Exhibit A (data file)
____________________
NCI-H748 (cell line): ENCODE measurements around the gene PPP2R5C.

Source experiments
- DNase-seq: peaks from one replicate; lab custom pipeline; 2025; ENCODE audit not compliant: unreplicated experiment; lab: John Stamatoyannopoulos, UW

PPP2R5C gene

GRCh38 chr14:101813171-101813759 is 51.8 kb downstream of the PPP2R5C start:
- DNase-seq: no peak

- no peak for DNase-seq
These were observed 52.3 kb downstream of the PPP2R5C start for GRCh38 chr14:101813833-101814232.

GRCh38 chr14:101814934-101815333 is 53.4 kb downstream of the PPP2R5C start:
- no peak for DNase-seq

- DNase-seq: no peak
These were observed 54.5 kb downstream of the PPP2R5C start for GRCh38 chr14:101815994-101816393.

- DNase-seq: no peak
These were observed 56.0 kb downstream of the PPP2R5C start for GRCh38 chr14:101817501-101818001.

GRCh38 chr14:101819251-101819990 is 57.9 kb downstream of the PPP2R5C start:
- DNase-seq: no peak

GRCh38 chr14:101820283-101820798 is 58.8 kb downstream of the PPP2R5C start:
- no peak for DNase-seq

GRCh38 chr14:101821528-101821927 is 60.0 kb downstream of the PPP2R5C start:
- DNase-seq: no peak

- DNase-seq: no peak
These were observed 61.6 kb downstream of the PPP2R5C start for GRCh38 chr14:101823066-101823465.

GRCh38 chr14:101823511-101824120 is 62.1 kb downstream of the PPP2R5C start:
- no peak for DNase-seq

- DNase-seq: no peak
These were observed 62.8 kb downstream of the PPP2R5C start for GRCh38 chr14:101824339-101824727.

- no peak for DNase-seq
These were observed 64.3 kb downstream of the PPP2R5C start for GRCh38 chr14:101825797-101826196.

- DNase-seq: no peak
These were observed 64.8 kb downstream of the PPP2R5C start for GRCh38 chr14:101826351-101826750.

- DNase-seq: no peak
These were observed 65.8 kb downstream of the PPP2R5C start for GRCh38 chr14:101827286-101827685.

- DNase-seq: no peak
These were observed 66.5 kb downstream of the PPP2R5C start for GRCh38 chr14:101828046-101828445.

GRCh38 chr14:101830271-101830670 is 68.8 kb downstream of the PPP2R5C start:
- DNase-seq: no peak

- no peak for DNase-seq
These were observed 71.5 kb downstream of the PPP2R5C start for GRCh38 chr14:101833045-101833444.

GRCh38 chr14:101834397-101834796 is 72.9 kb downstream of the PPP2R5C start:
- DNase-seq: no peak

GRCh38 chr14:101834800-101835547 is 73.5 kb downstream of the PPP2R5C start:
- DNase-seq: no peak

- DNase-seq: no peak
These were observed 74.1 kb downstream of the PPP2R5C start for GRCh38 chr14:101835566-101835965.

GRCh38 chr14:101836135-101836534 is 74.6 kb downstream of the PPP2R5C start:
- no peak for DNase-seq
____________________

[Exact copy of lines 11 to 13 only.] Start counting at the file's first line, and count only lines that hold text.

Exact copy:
- DNase-seq: no peak
These were observed 54.5 kb downstream of the PPP2R5C start for GRCh38 chr14:101815994-101816393.

- DNase-seq: no peak